'Power of young voices': Exhibition of photos taken by children highlights the pandemic's toll on their mental health

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Watch: ‘Show and Tell’ TV presenter Anna Richardson was among the judges

How are young people coping in the global pandemic? What is going on in young minds as schools and colleges close and the world focuses on daily death rates, lockdown restrictions and vaccination programmes?

Organisers of a new photography exhibition hope they might be able to shed some light.

Launching this month, ‘Show and Tell’ is a powerful project that highlights the mental health impact of the pandemic on the younger generation.

Over the last four months, youngsters have been asked to capture images on their smartphones which answer the simple question: ‘How are you feeling?’

'Fear' by Caitlyn
'Fear' by Caitlyn Sims, 18, from Staffordshire, was the selection made by judge and world-renowned photographer Rankin.

More than 20,000 children and teens aged 10-18 have submitted work to the exhibition and the results are as haunting as they are powerful.

‘Fear’ shows a figure shrouded in red netting, their head in their hands, ‘Escape To My World’ features a little girl reflecting alone at her dressing table, while in another a teenager has inked the words “Rethink, Reskill, Reboot” onto her cheek. The image is simply titled: ‘Unemployable?’

Read more: Why children as young as 10 have been taking photos to support their mental health

“We’ve been astounded by how profound these images are,” says Steve Wallington, one of the co-founders of The Photography Movement, which is behind the project. “They’re incredibly moving and many are so wise.

“The pictures all tell stories that will resonate with people all over the world and the feelings and expressions of emotion they provoke are so empowering and strong. The exhibition has had a fantastically diverse and compelling number of entrants.

“No one has ever given these kids a voice before but these images really stop you in your tracks and make you think about what our younger generation are going through right now.”

'Unemployable' by Fawziya Haji, 15
'Unemployable' by Fawziya Haji, 15, from north London was selected by judge and BBC Radio 5 Live presenter Nihal Arthanayak.

The words accompanying some of the entries are as heartbreaking as they are honest.

“I found that my mind became a mess,” says 16-year-old Liana Juksa, from Nottinghamshire. “We’re all suffering one way or another. It’s just what it has come to, and we can’t do anything about it.”

Ten-year-old Anne Wang from north London says: “I feel like time has stretched and the minutes seem like hours and the hours seem like days. The future seems to be a long way ahead of me and I just can’t see it in my eyes.”

Read more: How a camera helped one photographer overcome a difficult childhood

The project was designed to help youngsters alleviate stress and anxiety and it has been warmly embraced by pupils, teachers and experts alike.

“The level of uncertainty facing young people is having a profound impact on their wellbeing and mental health,” says Kenza Dairi, from the charity Mental Health UK.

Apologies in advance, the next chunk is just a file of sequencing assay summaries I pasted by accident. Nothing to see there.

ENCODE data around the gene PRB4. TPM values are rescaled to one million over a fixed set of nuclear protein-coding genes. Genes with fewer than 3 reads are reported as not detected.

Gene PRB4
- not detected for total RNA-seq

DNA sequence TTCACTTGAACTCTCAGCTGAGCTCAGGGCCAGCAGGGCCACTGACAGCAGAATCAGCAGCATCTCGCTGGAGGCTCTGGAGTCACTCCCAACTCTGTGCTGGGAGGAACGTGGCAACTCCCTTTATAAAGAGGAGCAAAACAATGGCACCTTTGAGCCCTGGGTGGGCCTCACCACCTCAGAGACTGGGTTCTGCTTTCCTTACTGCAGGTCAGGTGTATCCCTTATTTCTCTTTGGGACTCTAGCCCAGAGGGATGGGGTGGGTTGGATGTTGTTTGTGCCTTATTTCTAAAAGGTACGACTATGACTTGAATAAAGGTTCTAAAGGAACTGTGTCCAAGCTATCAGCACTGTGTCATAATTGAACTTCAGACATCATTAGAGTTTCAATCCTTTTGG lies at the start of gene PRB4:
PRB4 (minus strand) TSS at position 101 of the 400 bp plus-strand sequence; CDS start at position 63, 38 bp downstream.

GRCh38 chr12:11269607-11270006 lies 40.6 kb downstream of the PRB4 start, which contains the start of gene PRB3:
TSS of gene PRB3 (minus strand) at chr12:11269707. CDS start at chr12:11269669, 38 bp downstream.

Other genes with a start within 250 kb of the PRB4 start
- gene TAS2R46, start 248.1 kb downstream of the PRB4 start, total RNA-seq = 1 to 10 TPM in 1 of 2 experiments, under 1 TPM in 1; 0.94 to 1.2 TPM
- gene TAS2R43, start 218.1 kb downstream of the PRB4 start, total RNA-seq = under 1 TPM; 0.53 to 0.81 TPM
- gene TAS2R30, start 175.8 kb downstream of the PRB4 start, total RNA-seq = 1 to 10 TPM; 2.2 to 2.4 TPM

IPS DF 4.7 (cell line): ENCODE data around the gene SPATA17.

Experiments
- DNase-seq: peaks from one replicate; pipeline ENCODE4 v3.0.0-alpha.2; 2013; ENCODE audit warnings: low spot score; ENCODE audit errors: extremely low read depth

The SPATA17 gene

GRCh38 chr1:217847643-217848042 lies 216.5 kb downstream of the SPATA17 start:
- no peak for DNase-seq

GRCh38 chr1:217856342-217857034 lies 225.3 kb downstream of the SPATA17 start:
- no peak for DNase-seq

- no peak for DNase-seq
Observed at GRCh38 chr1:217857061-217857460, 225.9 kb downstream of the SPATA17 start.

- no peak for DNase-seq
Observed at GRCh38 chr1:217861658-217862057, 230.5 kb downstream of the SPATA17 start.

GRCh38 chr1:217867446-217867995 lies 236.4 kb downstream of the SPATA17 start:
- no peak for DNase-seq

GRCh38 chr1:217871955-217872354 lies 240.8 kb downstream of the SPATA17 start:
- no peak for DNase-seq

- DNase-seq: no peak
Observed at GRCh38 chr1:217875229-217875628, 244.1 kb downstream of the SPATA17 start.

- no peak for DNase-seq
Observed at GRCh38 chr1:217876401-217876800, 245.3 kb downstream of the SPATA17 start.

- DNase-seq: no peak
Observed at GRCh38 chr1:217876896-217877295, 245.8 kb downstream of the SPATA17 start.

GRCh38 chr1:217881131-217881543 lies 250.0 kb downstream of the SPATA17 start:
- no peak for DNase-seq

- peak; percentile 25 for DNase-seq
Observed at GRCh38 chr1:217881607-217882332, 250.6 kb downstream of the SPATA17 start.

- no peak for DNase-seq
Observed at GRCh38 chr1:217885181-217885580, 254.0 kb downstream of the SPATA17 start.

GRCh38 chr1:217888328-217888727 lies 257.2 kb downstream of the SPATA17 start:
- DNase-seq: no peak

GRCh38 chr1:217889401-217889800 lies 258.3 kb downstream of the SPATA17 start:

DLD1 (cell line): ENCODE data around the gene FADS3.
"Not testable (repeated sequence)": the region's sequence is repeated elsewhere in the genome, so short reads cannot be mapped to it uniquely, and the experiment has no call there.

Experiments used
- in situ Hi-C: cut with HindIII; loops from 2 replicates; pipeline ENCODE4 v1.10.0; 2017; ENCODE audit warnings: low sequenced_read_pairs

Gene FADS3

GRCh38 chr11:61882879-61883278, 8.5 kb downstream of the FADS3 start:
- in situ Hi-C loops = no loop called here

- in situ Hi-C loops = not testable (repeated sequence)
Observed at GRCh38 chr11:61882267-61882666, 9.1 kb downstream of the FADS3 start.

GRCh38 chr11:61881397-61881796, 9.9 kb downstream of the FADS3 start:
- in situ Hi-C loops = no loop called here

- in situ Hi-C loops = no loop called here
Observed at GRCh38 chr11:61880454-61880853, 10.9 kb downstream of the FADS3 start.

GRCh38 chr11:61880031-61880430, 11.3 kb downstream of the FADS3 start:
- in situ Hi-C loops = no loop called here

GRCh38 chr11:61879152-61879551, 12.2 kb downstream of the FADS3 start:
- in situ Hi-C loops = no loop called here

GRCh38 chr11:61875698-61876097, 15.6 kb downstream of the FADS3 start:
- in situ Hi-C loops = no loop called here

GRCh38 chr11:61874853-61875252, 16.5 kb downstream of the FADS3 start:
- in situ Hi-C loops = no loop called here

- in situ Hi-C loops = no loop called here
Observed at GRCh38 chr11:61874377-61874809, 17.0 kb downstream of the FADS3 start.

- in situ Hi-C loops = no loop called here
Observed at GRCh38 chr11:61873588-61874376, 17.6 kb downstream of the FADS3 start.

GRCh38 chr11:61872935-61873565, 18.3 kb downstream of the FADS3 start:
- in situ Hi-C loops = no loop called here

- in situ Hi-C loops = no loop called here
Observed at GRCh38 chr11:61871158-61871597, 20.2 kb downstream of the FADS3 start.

“By taking part in a positive and creative activity such as photography, young people can help to build their confidence and reduce feelings of anxiety.”

'Suffering' by Liana Juksa, 16
'Suffering' by Liana Juksa, 16, from Nottinghamshire was the selection of judge and Getty Images senior advisor Lee Martin.
'Escaping To My World' by Willow Moore
'Escaping To My World' by Willow Moore, 10, from Greater London was chosen by judge and EyeEm CEO Simon Cox.

Headteacher Robin Warren, from Primrose Hill Primary School in London, agrees.

“For children to immerse themselves in this media is wonderful; and in doing something which is different, relaxing, gentle and individual compared to other areas of school – win win for me!’ he says.

Read more: Why Rankin wants children to take photos to improve their mental health

“The children’s early work – going for local walks, selecting meaningful images, choosing their word – have been rewarding activities for them which have enabled them to work in the classroom as well as at home.”

Due to the current lockdown, the exhibition will take place online but copies of some of the entries will be displayed in 15 live locations in the UK.

Judges include world-renowned photographer Rankin, BBC Radio 5 Live presenter Nihal Arthanayake, model and TV presenter Daisy Lowe and advertising creative director Trevor Robinson.

'Jumbled' by Max Mistry, 18
'Jumbled' by Max Mistry, 18, from West Sussex was selected by judge and photographer Daniel Regan.

“I am thrilled to be part of this fantastic project,” says Rankin. “I have always believed in the power of young voices and ‘Show and Tell’ asks the right question at the right time to the right people. I can’t wait to see the final selection of images and hear the voices of UK youth for this very special exhibition.”

Fellow judge Daisy Lowe says: “Seeing how brilliant all of the entries were made it really tough choosing the one that resonated the most with me as so many were touching. I can't wait to see the final exhibition and see what ‘Show and Tell’ does next.”

The Show and Tell exhibition can be seen on Instagram from 15 February.

'Sorrow' by Adnan
'Sorrow' by Adnan Islam, 11, from north London was selected by judge and TV star Anna Richardson.
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